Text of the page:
For instance, if he buys 14 things at Walmart, all we see is the $231 total on the credit card statement, not what he actually purchased. It would be best if he would turn in his receipts to accounting so they can record what was purchased more specifically.  And it would be best if the coach was required to turn in receipts frequently, let’s say, weekly and that accounting records the transaction based on the receipt soon after.  One way to ensure the information is recorded accurately is for someone to reconcile the receipts to the credit card statement and then to the accounting records… but whoops, that is getting us into monitoring, isn’t it?

Controls over information processing

The Green Book recommends: A variety of control activities are used in information processing. Examples include edit checks of data entered; accounting for transactions in numerical sequences; comparing file totals with control accounts; and controlling access to data, files, and programs,

Ensure that the coach and his staff do not have the ability to alter credit card transaction data in the accounting system.

The accounting system should contain edit checks to ensure that obviously erroneous data cannot be entered.  Someone in accounting should double-check the entries for reasonableness. And ding it, I am back to reconciliations again!

The double entry accounting system (you know, that debit and credit stuff) helps make sure that the amounts are recorded accurately because the first transaction records the purchase and an equal accounts payable.  Then when the credit card bill is paid, the payment clears out the accounts payable and an equal amount comes out of cash.  If these transactions don’t balance, the accounting department knows that a recording error occurred.

The other data entered into the accounting system, such as the vendor and the items purchased, could be manipulated to cover up a personal transaction… that is why you need the next control…

Segregation of duties

The Green Book recommends: Management divides or segregates key duties and responsibilities among different people to reduce the risk of error, misuse, or fraud. This includes separating the responsibilities for authorizing transactions, processing and recording them, reviewing the transactions, and handling any related assets so that no one individual controls all key aspects of a transaction or event.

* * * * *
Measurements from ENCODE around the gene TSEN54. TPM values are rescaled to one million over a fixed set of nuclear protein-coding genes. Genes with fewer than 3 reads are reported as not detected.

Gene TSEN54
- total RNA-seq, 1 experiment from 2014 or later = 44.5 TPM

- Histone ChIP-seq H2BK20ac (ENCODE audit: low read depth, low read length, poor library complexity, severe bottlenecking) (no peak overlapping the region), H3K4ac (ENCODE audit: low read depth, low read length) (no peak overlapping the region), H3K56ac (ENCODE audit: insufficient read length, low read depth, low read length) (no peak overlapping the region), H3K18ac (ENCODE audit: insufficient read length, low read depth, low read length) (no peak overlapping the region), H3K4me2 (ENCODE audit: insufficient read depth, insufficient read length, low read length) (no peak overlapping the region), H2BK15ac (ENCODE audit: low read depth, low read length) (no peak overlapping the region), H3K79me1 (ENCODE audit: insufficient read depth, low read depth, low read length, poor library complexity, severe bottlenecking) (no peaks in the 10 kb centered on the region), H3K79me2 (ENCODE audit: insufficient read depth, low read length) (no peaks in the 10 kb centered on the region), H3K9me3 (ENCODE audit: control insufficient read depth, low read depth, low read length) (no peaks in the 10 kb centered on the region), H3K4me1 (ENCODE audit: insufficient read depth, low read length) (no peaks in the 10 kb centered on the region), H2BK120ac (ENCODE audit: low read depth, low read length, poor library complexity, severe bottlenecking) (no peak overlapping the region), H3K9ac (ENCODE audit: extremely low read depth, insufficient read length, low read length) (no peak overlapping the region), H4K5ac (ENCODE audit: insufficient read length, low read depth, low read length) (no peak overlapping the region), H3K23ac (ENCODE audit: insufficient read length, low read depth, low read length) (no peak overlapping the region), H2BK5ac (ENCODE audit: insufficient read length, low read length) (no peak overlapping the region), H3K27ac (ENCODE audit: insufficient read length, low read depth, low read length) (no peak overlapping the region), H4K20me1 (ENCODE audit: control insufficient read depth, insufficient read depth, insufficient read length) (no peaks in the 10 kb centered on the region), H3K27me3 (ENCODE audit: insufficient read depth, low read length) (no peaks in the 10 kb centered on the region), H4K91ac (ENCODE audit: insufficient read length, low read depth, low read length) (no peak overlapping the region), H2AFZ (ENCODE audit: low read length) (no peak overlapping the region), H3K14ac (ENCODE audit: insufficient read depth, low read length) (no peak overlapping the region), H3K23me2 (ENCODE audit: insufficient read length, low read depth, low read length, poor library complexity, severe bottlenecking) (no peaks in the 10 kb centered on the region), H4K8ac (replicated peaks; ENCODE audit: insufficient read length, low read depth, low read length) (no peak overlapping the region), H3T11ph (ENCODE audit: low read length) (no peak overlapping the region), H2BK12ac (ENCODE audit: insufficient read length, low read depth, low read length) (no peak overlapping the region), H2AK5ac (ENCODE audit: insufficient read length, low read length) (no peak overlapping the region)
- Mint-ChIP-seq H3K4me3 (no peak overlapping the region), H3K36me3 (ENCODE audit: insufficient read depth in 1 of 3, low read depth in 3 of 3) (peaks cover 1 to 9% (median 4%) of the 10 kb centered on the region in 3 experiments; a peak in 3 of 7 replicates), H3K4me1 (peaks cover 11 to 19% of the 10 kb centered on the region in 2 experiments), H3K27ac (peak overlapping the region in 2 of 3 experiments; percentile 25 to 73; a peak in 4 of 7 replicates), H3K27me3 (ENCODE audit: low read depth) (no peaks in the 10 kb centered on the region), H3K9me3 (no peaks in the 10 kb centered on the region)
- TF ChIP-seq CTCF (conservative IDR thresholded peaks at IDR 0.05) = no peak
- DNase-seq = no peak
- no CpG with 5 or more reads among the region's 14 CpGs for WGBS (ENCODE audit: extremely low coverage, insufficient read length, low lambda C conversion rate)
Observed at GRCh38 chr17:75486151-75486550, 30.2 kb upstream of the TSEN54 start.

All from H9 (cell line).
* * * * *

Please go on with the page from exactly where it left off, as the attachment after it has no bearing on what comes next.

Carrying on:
The person who makes the charges (the coach) should not record the transactions (the accountant) or approve the credit card payment (the manager) or prepare the reconciliation (ding it… I’m back to reconciliations again!)

Appropriate documentation of transactions and internal control

The Green Book recommends: Management clearly documents internal control and all transactions and other significant events in a manner that allows the documentation to be readily available for examination. The documentation may appear in management directives, administrative policies, or operating manuals, in either paper or electronic form. Documentation and records are properly managed and maintained. 

The credit card company and the receipts will provide documentation of the transaction.  The statements and the receipts should be kept electronically or physically so that they can be examined later in case a question arises about the transaction later in the process.

The second part of the sentence – proper documentation of internal control – is redundant of a principle under “Control Environment” called “Documentation of the Internal Control System.” (See a discussion about overlap between the components below.) But obviously, you need to write down the internal controls so that you can repeat them and so that you can train new employees on how things work.

Access restrictions and accountability for resources and records

The Green Book recommends: Management limits access to resources and records to authorized individuals, and assigns and maintains accountability for their custody and use. Management may periodically compare resources with the recorded accountability to help reduce the risk of errors, fraud, misuse, or unauthorized alteration. 

Each person in the process should have access to only the information they need!  For instance, the coach should not have access to the accounting records!  The accounting records should be password protected.  Also, the coach should keep the credit card to himself and not share it with others.

Reviews by management at the functional or activity level

The Green Book recommends: Management compares actual performance to planned or expected results throughout the organization and analyzes significant differences. 

Management receives a summary of spending on the purchasing card per department and discusses unusual items monthly during the budget update meetings.

Proper execution of transactions

The Green Book recommends: Transactions are authorized and executed only by persons acting within the scope of their authority. This is the principal means of assuring that only valid transactions to exchange, transfer, use, or commit resources are initiated or entered into. Management clearly communicates authorizations to personnel.